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4.

For them the voice of festal mirth

Grows hush'd, their name the only sound; While deep Remembrance pours to Worth The goblet's tributary round.

5.

A theme to crowds that knew them not,
Lamented by admiring foes,

Who would not share their glorious lot?
Who would not die the death they chose ?

6.

And, gallant Parker! thus enshrined

Thy life, thy fall, thy fame shall be ;

And early valour, glowing, find

A model in thy memory.

7.

But there are breasts that bleed with thee

In wo, that glory cannot quell;

And shuddering hear of victory,

Where one so dear, so dauntless, fell.

8.

Where shall they turn to mourn thee less? When cease to hear thy cherish'd name? Time cannot teach forgetfulness,

While Grief's full heart is fed by Fame.

9.

Alas! for them, though not for thee,
They cannot choose but weep the

more;

Deep for the dead the grief must be,
Who ne'er gave cause to mourn before.

TO A LADY WEEPING.

1.

WEEP, daughter of a royal line,
A Sire's disgrace, a realm's decay;
Ah, happy! if each tear of thine
Could wash a father's fault away!

Weep-for thy tears are Virtue's tears-
Auspicious to these suffering isles;
And be each drop in future years
Repaid thee by thy people's smiles!

March, 1812.

FROM THE TURKISH.

1.

THE Chain I gave was fair to view,
The lute I added sweet in sound,
The heart that offer'd both was true,
And ill deserved the fate it found.

2.

These gifts were charm'd by secret spell
Thy truth in absence to divine;
And they have done their duty well,
Alas! they could not teach thee thine.

3.

That chain was firm in every link,

But not to bear a stranger's touch;

That lute was sweet-till thou couldst think In other hands its notes were such.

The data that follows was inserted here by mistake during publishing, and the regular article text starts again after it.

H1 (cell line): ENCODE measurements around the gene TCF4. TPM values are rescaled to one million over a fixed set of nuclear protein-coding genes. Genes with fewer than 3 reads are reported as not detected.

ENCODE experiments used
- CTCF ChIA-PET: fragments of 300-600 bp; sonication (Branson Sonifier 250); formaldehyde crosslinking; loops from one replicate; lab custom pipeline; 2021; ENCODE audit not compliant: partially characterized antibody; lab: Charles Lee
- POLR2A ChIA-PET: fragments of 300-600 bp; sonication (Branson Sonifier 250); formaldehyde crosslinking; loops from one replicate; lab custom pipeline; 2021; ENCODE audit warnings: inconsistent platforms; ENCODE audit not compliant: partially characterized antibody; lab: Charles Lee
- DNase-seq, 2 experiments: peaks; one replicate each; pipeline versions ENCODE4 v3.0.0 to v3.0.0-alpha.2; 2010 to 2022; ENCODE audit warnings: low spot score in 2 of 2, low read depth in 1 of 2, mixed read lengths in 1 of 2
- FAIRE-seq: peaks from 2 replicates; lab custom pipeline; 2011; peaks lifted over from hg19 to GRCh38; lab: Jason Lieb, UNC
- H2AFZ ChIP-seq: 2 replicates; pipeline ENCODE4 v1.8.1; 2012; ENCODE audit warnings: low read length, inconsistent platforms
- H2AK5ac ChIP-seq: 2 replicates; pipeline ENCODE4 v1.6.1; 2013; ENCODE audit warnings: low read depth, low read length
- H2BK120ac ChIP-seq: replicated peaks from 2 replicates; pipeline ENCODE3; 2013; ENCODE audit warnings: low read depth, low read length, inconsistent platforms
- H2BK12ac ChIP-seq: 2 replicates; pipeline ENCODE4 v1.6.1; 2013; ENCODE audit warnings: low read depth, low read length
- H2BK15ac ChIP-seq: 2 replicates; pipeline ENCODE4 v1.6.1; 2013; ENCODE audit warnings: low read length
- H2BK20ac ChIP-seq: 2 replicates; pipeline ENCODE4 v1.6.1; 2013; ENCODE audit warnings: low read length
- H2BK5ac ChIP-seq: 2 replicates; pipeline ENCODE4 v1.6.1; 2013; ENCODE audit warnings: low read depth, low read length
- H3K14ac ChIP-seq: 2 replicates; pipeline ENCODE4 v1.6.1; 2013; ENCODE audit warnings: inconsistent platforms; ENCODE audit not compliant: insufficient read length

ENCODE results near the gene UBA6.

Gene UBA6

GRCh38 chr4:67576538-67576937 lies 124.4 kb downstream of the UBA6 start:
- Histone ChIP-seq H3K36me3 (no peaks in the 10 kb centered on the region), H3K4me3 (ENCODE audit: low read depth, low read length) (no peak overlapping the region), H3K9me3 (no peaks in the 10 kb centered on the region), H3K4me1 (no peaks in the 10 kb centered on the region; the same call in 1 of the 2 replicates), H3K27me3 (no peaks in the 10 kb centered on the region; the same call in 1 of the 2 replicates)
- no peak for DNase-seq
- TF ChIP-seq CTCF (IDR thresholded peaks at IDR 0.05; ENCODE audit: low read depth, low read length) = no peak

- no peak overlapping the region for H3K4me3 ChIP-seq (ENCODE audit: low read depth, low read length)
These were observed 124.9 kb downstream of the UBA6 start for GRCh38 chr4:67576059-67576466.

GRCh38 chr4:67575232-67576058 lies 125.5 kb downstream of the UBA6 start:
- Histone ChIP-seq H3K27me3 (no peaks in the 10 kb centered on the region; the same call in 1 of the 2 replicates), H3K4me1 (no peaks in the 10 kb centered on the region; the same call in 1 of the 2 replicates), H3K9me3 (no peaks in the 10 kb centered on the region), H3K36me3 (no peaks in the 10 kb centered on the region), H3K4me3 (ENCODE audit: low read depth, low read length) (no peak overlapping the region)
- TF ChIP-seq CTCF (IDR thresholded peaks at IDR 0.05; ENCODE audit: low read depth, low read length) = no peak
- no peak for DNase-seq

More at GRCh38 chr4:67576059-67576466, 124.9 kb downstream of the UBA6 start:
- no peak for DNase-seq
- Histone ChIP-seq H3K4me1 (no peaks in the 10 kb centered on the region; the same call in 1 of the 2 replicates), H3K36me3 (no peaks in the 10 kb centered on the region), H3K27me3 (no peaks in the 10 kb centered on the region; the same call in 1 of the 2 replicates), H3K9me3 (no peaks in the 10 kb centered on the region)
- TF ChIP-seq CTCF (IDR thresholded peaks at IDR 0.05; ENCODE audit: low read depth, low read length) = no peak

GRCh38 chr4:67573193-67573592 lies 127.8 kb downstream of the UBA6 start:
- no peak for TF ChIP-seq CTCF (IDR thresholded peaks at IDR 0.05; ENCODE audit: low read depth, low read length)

4.

Let him, who from thy neck unbound
The chain which shiver'd in his grasp,
Who saw that lute refuse to sound,

Restring the chords, renew the clasp.

5.

When thou wert changed, they alter'd too;
The chain is broke, the music mutę :
"Tis past-to them and thee adieu-
False heart, frail chain, and silent lute.

THINE

SONNET.

TO GENEVRA.

eyes blue tenderness, thy long fair hair, And the wan lustre of thy features-caught From contemplation-where serenely wrought, Seems Sorrow's softness charm'd from its despairHave thrown such speaking sadness in thine air,

That--but I know thy blessed bosom fraught With mines of unalloy'd and stainless thoughtI should have deem'd thee doom'd to earthly care. With such an aspect, by his colours blent,

When from his beauty-breathing pencil born, (Except that thou hast nothing to repent)

The Magdalen of Guido saw the morn→

Such seem'st thou-but how much more excellent! With nought Remorse can claim-nor Virtue

scorn.

SONNET.

TO GENEVRA.

THY cheek is pale with thought, but not from wo, And yet so lovely, that if Mirth could flush

Its rose of whiteness with the brightest blush, My heart would wish away that ruder glow :— And dazzle not thy deep-blue eyes-but oh!

While gazing on them sterner eyes will gush, And into mine my mother's weakness rush, Soft as the last drops round heaven's airy bow. For, through thy long dark lashes low depending, The soul of melancholy Gentleness

Gleams like a seraph from the sky descending,
Above all pain, yet pitying all distress;
At once such majesty with sweetness blending,
I worship more, but cannot love thee less.

INSCRIPTION

ON THE MONUMENT OF A NEWFOUNDLAND DOG.

WHEN some proud son of man returns to earth, Unknown to glory, but upheld by birth,

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